You can see where the MTA creates these different forms of transportation for white or more affluent commuters, such as the Commuter Express, Metrolink and the DASH buses. The average Metrolink rider receives almost $30 in subsidy per passenger per ride, while bus riders on the Vermont Line receive a subsidy of only 34 cents. Is this fair?

I wonder how many bus riders who earn less than $15,000 per year work for employers who pay for their bus passes. Most? Some? Just a few? Do they "choose" to ride the bus?

The Bus Riders Union and the Labor/Community Strategy Center filed a class action civil rights lawsuit charging the MTA with racial discrimination. They alleged that the MTA favors expensive rail projects created for mostly white, suburban commuters at the expense of low-income and mostly immigrant bus riders. They have demanded 50 cent fares, a $20 monthly pass, 2,000 new buses, clean fuel buses, no privatization of bus lines and an elected MTA Board.

Focusing on the concerns of low income and people of color, the Bus Riders Union has won some encouraging victories. Through grassroots community organizing, they stopped bus fare increases for five months in Sept. 1994, and saved the monthly bus pass from elimination.

Last October, the MTA signed a federal Consent Decree where they agreed to make buses a priority and reduce overcrowded buses. They agreed to lower bus fares for monthly and bi-monthly passes and created new weekly passes. But they also agreed to buy 152 new buses, the first of which were due in December of 1996. However, the MTA has not complied with this agreement and failed to meet the first deadline to reduce overcrowding. They haven’t ordered the new buses that were due in December or the buses that are due in June of this year.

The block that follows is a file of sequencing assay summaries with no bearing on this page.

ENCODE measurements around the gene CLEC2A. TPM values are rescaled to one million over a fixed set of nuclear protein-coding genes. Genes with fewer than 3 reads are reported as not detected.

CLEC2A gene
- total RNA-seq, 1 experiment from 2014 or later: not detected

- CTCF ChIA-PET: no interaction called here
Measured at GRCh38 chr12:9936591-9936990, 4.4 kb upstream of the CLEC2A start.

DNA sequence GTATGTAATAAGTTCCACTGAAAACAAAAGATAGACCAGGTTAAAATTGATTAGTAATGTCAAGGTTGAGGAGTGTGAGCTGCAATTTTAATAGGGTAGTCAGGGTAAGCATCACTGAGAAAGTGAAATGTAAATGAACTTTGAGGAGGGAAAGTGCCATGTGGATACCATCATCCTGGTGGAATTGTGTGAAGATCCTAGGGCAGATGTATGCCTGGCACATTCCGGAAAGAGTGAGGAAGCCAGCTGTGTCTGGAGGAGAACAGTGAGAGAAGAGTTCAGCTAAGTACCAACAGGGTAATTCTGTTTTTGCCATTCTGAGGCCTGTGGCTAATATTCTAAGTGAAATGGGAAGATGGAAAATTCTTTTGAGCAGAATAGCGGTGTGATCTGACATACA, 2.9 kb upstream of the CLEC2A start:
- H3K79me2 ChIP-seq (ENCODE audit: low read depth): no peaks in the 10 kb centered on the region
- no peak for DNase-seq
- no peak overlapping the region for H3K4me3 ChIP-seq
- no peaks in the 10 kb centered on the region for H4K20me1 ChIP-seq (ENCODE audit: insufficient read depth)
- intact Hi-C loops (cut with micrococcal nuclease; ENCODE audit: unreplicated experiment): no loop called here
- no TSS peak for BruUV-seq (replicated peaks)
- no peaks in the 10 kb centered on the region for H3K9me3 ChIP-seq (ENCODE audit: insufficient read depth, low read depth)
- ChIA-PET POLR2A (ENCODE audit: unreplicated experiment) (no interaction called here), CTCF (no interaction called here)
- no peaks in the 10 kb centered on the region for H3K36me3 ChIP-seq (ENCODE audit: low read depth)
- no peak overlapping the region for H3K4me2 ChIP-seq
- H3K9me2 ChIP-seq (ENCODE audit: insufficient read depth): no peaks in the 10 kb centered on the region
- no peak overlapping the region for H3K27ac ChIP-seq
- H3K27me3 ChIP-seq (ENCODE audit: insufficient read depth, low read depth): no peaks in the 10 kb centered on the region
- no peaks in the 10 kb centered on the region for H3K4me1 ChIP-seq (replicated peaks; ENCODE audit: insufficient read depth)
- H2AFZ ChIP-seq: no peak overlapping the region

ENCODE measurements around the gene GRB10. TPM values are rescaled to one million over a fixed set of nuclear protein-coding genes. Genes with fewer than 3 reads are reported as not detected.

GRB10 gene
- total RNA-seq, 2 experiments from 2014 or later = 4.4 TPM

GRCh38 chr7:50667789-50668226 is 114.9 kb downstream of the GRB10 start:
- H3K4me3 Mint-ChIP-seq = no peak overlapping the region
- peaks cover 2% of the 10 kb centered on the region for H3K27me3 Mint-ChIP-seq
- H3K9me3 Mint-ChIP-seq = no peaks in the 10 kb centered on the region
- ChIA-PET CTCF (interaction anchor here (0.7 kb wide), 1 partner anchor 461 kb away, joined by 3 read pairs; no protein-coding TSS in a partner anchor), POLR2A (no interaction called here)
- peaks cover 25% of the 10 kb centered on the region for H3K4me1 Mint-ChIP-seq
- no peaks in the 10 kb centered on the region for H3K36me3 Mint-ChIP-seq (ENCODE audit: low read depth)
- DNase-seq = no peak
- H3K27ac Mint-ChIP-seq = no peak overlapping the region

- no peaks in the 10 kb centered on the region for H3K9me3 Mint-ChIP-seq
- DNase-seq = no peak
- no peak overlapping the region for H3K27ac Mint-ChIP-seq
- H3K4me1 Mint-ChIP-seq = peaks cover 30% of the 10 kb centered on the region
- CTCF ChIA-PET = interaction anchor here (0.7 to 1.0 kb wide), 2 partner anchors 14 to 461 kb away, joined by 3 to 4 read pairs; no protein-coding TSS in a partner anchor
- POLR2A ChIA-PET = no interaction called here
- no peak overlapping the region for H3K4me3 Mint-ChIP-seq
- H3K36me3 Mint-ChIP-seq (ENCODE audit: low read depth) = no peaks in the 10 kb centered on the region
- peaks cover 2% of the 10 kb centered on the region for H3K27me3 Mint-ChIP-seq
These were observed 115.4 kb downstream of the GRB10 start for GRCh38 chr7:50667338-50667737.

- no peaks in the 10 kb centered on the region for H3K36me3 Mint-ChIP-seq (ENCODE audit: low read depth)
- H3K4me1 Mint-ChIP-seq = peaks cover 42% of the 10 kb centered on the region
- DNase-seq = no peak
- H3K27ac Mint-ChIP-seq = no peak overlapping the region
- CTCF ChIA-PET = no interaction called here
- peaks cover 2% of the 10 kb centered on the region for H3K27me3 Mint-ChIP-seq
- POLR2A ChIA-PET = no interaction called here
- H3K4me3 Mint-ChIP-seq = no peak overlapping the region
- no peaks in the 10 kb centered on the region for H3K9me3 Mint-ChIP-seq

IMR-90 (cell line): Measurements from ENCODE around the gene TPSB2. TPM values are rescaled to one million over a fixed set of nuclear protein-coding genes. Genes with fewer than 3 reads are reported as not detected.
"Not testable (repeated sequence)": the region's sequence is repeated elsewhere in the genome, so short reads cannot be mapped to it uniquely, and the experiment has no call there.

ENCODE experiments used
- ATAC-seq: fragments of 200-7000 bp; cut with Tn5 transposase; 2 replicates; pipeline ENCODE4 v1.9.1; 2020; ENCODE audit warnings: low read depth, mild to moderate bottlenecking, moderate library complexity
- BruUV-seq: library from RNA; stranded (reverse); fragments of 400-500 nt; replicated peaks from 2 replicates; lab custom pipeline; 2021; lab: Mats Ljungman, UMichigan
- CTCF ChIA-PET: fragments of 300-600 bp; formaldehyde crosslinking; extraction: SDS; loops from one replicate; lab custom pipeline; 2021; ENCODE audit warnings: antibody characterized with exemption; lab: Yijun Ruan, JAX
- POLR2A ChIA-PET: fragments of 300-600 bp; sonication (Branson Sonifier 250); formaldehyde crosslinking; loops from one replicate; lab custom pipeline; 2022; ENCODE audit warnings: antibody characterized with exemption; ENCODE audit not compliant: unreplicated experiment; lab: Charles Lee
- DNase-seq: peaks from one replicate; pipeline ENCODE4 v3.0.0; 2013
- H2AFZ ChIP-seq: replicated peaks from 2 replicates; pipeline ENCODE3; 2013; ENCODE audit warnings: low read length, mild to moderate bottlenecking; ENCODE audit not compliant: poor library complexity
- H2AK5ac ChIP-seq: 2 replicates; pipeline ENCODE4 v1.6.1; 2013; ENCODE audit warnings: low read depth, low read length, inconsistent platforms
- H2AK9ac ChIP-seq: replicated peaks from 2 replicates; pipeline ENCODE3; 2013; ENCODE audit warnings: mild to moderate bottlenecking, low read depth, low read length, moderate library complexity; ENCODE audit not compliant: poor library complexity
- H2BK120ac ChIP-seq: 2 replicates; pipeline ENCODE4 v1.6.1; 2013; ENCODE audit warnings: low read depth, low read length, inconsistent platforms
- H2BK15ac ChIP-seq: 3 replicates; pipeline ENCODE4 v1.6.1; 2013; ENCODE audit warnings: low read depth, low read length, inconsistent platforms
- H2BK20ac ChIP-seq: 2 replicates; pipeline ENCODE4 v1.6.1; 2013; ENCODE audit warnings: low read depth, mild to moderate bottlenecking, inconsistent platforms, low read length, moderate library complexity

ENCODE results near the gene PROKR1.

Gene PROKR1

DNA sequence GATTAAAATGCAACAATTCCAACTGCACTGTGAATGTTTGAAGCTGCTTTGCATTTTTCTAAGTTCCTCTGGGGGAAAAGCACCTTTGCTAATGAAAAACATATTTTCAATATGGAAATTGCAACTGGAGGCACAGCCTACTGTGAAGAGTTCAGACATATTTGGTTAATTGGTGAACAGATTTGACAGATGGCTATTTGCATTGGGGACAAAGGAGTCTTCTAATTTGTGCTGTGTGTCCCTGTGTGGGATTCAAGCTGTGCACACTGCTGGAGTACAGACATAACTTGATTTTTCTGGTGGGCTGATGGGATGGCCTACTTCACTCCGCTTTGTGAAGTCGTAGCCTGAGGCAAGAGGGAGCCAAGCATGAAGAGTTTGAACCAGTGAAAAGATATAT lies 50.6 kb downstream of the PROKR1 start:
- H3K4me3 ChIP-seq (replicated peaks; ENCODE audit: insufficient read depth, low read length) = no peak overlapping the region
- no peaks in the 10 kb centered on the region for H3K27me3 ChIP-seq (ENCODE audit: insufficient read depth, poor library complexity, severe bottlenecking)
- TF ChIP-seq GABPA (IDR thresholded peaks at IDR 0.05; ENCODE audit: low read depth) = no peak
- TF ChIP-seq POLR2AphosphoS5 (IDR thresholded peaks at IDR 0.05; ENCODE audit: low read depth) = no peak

What can we do to help? Even if you’ve never ridden the bus, you can join the Bus Riders Union and attend their meetings on the third Saturday of each month at their office on the corner of Wilshire & Western. There is also going to be a Public MTA meeting next Wednesday, March 26th at 10:00 a.m. at the MTA Headquarters at Cesar Chavez & Vignes. Bus lines 1, 2, 33, 40, 42, 60, 68, 70, 71 and 78 will take you there. The purpose of this meeting will be to demand that the MTA comply with the Consent Decree in order to live up to their agreements.

Rita Burgos, an organizer for the Bus Riders Union stated very eloquently that, "this isn’t just a bus issue, it’s a civil rights issue. When JAs fought for redress, we saw it not only as a Japanese American issue, but a civil rights issue."

As Japanese Americans, we may or may not have to ride the bus every day, but we know about racism. That’s why I’ve joined the Bus Riders Union, to help "Fight Transit Racism."

Jenni Emiko Kuida is a recent member of the Bus Riders Union and writes from Panorama City. For more info on the Public Meeting on March 26 or to join the Bus Riders Union, contact the Labor/Community Strategy Center/Bus Riders Union at (213) 387-2800. Opinions expressed here are not necessarily those of The Rafu Shimpo.

Originally published in The Rafu Shimpo, March 18, 1997.

Updated: 11/10/02